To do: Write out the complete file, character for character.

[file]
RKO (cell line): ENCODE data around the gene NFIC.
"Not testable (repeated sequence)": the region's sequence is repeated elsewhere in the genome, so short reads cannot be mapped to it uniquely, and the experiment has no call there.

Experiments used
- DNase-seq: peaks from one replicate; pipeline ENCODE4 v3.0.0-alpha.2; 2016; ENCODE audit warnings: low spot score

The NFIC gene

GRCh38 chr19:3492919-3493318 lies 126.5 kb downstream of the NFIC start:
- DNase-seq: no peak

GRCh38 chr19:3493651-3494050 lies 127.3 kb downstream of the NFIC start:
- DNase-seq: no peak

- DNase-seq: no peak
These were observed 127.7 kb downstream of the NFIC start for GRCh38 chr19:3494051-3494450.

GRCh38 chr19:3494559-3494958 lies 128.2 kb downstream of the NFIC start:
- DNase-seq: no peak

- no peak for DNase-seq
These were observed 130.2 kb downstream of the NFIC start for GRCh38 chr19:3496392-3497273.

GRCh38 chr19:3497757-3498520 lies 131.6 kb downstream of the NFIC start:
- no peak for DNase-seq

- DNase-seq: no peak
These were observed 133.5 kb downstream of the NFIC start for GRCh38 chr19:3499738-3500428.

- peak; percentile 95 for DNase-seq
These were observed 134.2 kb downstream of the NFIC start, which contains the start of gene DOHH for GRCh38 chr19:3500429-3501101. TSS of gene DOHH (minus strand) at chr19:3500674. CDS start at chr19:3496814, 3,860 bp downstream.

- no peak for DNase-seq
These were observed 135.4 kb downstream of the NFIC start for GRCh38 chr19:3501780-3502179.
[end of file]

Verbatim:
RKO (cell line): ENCODE data around the gene NFIC.
"Not testable (repeated sequence)": the region's sequence is repeated elsewhere in the genome, so short reads cannot be mapped to it uniquely, and the experiment has no call there.

Experiments used
- DNase-seq: peaks from one replicate; pipeline ENCODE4 v3.0.0-alpha.2; 2016; ENCODE audit warnings: low spot score

The NFIC gene

GRCh38 chr19:3492919-3493318 lies 126.5 kb downstream of the NFIC start:
- DNase-seq: no peak

GRCh38 chr19:3493651-3494050 lies 127.3 kb downstream of the NFIC start:
- DNase-seq: no peak

- DNase-seq: no peak
These were observed 127.7 kb downstream of the NFIC start for GRCh38 chr19:3494051-3494450.

GRCh38 chr19:3494559-3494958 lies 128.2 kb downstream of the NFIC start:
- DNase-seq: no peak

- no peak for DNase-seq
These were observed 130.2 kb downstream of the NFIC start for GRCh38 chr19:3496392-3497273.

GRCh38 chr19:3497757-3498520 lies 131.6 kb downstream of the NFIC start:
- no peak for DNase-seq

- DNase-seq: no peak
These were observed 133.5 kb downstream of the NFIC start for GRCh38 chr19:3499738-3500428.

- peak; percentile 95 for DNase-seq
These were observed 134.2 kb downstream of the NFIC start, which contains the start of gene DOHH for GRCh38 chr19:3500429-3501101. TSS of gene DOHH (minus strand) at chr19:3500674. CDS start at chr19:3496814, 3,860 bp downstream.

- no peak for DNase-seq
These were observed 135.4 kb downstream of the NFIC start for GRCh38 chr19:3501780-3502179.